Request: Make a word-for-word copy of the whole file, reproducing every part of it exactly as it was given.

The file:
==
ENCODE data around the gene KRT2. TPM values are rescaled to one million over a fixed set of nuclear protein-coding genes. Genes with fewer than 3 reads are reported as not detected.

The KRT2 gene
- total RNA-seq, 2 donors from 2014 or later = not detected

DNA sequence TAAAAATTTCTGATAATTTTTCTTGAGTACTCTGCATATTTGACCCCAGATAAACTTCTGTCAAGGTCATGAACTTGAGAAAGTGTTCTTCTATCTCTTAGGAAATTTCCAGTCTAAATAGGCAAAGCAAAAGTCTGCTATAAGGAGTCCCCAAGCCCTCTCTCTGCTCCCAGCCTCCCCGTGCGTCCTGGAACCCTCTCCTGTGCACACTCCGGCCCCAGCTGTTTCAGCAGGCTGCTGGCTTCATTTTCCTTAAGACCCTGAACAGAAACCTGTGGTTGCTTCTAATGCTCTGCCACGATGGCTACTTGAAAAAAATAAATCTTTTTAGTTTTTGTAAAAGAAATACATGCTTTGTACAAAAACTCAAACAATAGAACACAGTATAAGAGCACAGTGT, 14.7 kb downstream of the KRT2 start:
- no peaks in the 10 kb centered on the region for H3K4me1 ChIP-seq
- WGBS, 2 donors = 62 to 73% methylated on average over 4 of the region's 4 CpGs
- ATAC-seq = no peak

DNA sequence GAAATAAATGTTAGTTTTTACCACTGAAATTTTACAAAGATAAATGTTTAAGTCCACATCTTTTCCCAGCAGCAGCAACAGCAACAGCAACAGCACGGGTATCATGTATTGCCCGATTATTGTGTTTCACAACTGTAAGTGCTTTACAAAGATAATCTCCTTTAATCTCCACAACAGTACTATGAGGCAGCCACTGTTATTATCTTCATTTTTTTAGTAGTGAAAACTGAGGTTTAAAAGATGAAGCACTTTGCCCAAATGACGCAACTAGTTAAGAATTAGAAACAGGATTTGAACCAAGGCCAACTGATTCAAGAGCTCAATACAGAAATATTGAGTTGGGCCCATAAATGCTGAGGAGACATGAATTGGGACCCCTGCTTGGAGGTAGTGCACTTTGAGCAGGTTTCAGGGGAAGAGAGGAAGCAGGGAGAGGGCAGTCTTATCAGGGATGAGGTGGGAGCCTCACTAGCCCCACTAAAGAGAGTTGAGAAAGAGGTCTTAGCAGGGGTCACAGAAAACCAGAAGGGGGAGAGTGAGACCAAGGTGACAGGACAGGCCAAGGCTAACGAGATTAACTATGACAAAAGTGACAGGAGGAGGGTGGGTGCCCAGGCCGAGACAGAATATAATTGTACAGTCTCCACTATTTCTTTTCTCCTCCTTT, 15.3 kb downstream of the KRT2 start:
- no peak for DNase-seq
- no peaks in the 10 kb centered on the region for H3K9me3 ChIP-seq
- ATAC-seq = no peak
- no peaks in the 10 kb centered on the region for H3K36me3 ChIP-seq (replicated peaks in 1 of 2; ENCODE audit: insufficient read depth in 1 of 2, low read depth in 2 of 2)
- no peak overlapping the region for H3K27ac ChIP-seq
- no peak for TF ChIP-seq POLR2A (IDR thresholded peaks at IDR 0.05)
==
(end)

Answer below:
ENCODE data around the gene KRT2. TPM values are rescaled to one million over a fixed set of nuclear protein-coding genes. Genes with fewer than 3 reads are reported as not detected.

The KRT2 gene
- total RNA-seq, 2 donors from 2014 or later = not detected

DNA sequence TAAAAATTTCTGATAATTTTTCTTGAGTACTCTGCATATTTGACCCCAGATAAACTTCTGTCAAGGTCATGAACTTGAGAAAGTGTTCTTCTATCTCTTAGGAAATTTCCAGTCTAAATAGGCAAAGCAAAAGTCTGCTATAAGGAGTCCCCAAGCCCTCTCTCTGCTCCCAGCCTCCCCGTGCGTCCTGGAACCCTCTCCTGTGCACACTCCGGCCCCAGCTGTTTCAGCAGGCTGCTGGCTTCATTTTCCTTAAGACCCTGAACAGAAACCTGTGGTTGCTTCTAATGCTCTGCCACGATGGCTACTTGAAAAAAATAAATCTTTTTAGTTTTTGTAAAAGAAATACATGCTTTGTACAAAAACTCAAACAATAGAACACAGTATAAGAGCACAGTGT, 14.7 kb downstream of the KRT2 start:
- no peaks in the 10 kb centered on the region for H3K4me1 ChIP-seq
- WGBS, 2 donors = 62 to 73% methylated on average over 4 of the region's 4 CpGs
- ATAC-seq = no peak

DNA sequence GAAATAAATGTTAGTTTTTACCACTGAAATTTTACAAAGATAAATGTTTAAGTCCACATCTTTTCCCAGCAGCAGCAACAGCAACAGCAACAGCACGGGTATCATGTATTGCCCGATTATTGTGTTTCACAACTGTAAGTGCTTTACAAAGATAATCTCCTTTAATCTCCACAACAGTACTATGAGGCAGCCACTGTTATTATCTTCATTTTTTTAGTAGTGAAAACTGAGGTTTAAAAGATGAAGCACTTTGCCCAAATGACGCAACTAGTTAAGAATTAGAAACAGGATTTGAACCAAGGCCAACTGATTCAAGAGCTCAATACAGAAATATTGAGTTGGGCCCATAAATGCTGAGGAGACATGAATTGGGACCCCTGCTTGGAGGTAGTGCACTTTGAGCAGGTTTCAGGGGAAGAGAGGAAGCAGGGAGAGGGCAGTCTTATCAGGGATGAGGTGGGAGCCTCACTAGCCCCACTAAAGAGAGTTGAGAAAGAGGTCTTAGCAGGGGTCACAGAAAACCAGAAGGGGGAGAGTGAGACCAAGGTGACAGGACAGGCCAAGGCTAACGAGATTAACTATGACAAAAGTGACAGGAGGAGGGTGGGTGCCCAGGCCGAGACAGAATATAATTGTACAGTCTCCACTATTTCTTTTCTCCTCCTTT, 15.3 kb downstream of the KRT2 start:
- no peak for DNase-seq
- no peaks in the 10 kb centered on the region for H3K9me3 ChIP-seq
- ATAC-seq = no peak
- no peaks in the 10 kb centered on the region for H3K36me3 ChIP-seq (replicated peaks in 1 of 2; ENCODE audit: insufficient read depth in 1 of 2, low read depth in 2 of 2)
- no peak overlapping the region for H3K27ac ChIP-seq
- no peak for TF ChIP-seq POLR2A (IDR thresholded peaks at IDR 0.05)